The researchers have discovered that a mere 4.8% of informational websites regarding prostate cancer are written in a level lower than high school - the average level the researchers found on the websites was 12th grade.
Gopal Gupta, MD, senior author of the study, said: "This is problematic for one-third of Americans who seek to further educate themselves using online resources."
During their study, the team found 62 online sites by typing in "prostate cancer", "prostate cancer treatment", or "prostatectomy" in either Google, Yahoo, or Bing search engines. To test the level of the reading material on each site, the researchers used word processing software, which read the first 300 words written on every site they visited.
The test utilized by the experts was called the Flesch-Kindcaid test, which works by evaluating the level of reading, as well as the Flesch reading ease test, which scores the reading with a grade of 0 to 100. The tests include data on how many words, sentences and syllables are used.
The report stated that 63% of the websites were written in a level of 12th grade or higher, and the average Flesch reading ease score was 38.1 out of 100, which the authors said is reasonably advanced. Websites with scores between 90 and 100 would be understood by someone around the age of 11, whereas a score between 60 and 70 would be appropriate for 13 to 15 year olds, and below 30 would be a level for college graduates.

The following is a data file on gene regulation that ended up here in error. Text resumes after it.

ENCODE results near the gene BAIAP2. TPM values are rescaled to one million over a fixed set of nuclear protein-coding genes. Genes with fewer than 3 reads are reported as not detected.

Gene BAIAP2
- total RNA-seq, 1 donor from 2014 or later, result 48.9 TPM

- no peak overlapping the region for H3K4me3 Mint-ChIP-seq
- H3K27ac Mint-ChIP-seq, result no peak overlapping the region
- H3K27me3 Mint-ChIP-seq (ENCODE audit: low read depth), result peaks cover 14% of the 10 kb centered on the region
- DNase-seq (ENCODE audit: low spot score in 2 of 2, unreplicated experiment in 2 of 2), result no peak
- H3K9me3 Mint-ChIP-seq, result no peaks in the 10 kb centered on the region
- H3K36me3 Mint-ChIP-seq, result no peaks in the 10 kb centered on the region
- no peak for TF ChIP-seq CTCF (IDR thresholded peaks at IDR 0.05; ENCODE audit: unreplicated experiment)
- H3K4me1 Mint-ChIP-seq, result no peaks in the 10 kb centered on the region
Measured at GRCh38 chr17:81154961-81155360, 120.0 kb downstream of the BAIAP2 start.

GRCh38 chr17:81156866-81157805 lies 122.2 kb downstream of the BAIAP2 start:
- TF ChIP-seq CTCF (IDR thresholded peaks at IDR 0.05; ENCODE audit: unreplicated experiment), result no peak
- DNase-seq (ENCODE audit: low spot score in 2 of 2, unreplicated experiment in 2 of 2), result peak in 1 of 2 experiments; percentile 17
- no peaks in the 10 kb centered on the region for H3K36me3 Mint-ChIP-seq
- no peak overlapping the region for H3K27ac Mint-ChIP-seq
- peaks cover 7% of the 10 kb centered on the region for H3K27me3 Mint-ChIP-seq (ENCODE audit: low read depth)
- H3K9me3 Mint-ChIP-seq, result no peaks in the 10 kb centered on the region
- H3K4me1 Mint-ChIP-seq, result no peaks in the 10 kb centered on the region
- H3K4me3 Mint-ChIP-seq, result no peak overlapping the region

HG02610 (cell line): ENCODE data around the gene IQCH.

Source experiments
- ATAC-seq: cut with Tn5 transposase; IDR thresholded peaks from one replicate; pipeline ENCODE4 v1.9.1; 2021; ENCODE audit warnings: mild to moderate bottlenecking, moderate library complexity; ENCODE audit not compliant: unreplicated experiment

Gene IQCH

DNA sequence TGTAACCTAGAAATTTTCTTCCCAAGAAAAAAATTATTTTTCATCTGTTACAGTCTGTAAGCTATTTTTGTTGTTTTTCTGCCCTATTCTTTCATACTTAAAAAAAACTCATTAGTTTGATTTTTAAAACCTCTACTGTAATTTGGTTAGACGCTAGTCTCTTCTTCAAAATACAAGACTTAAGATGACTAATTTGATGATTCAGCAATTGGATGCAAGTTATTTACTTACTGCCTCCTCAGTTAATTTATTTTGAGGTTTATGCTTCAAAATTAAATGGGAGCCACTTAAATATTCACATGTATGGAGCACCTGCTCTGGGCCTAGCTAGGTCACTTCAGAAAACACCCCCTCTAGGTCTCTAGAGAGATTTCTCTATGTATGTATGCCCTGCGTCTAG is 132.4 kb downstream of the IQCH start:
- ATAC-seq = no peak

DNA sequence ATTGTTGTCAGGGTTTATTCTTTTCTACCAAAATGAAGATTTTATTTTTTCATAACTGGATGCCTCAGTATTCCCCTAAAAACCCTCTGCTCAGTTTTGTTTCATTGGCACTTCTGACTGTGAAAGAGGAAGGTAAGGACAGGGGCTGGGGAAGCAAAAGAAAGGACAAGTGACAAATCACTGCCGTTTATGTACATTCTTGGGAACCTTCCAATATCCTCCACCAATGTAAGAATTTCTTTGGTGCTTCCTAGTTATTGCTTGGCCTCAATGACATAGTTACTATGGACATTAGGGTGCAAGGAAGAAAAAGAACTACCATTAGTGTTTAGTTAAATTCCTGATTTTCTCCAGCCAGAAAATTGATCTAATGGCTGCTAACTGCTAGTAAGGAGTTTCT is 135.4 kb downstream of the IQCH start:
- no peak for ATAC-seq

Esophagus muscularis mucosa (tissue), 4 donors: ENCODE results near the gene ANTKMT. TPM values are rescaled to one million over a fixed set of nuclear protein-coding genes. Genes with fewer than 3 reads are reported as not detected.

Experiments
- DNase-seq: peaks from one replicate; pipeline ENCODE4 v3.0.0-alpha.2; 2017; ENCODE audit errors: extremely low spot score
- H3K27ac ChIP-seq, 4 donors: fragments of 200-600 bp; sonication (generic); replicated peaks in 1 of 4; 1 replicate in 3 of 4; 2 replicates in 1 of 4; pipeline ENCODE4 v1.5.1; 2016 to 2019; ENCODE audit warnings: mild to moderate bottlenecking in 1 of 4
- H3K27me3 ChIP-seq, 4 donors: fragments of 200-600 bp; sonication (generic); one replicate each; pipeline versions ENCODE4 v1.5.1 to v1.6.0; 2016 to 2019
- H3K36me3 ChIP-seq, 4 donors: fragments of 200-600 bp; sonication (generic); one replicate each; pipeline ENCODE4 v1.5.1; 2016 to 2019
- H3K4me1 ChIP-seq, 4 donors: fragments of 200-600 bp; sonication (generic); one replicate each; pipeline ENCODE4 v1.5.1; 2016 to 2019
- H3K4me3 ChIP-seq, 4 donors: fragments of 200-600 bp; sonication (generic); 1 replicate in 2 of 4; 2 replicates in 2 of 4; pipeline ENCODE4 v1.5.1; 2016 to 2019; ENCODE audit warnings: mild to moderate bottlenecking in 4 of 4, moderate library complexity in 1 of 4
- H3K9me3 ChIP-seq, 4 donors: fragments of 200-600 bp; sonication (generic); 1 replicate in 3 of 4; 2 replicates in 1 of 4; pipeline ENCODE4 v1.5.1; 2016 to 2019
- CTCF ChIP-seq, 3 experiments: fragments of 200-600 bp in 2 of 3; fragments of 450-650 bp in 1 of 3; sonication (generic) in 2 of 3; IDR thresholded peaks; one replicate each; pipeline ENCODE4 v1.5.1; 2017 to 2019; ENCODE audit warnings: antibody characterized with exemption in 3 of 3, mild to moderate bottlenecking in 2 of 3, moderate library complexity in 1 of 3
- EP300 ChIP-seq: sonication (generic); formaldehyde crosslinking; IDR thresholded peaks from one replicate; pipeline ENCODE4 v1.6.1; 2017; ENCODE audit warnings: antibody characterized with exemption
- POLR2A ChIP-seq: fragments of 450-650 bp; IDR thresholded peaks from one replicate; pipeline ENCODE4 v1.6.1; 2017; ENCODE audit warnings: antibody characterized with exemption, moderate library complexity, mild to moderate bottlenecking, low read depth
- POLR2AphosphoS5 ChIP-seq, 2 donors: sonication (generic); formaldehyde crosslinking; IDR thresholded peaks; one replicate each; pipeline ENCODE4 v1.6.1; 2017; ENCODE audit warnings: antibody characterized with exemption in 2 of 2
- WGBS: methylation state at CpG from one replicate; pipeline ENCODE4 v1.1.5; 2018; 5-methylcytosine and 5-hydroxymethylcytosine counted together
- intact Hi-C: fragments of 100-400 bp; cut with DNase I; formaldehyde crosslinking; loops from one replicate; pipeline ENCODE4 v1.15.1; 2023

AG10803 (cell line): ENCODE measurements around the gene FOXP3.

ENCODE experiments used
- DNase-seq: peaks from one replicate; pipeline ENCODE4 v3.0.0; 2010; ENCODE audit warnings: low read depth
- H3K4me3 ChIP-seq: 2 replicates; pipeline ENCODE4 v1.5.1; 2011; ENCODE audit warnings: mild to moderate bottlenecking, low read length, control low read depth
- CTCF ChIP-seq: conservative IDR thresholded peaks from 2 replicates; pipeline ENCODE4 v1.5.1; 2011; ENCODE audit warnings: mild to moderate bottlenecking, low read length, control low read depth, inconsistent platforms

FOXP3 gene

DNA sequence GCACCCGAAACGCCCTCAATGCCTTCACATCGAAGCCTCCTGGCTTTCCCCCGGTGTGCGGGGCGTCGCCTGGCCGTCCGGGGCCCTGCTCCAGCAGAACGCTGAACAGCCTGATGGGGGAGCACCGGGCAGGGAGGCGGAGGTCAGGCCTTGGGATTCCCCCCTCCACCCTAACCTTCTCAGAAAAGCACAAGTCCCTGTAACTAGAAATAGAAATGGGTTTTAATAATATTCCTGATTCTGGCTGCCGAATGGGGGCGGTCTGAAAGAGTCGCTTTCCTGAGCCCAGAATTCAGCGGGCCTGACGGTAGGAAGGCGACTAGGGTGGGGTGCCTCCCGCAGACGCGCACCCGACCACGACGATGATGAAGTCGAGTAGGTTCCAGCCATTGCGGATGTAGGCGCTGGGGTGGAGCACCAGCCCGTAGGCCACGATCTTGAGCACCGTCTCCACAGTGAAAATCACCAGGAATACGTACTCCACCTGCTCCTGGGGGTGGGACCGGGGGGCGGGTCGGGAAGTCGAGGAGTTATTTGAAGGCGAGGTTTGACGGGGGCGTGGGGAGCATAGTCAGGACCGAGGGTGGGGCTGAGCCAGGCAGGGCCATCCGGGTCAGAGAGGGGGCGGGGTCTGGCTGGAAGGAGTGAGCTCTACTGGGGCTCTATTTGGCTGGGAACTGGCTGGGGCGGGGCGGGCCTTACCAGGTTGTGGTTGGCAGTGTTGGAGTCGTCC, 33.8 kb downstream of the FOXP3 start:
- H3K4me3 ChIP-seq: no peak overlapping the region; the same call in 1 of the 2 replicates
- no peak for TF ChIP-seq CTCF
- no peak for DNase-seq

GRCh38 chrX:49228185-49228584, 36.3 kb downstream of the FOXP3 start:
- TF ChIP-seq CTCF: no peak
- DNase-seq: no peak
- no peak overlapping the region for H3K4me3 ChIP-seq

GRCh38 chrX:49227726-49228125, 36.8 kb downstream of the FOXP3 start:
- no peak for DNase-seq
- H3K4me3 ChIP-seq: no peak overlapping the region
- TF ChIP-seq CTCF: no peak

Web pages with scores that were easiest were News-Medical Net which was found to have an 8th grade level, Consumer Reports.org at a level of 8.9, Family Doctor.org with a level of 8.95, UPMC Cancer Centers at 9.2 and NIH Pubmed Health with a level of 9.8. Gupta continued:
"It was discouraging to find that only 4.8 percent of these sites had information written for those below a high school reading leavel. No sites in our study were written at the level recommended by the NIH (4-6th grade). Given that nearly one-third of the U.S population reads below high school level, this raises the concern that many patients will have difficulty comprehending online information about prostate cancer treatment options."
Prostate cancer is described by the authors as one of the most difficult subjects for patients to understand because of all of the options involved, including surgery, radiation, active surveillance and radiation beam therapy. Every decision the patient makes after diagnosis needs to be weighed carefully in order to make the right choice of treatment methods, etc.
The experts concluded:
"Clinicians should be aware that some of their patients may not be able to read online information and should consciously guide patients with low literacy to not only high-quality web sites, but also sites that are easy-to-read, to prevent confusion and anxiety after being diagnosed with prostate cancer."
Written by Christine Kearney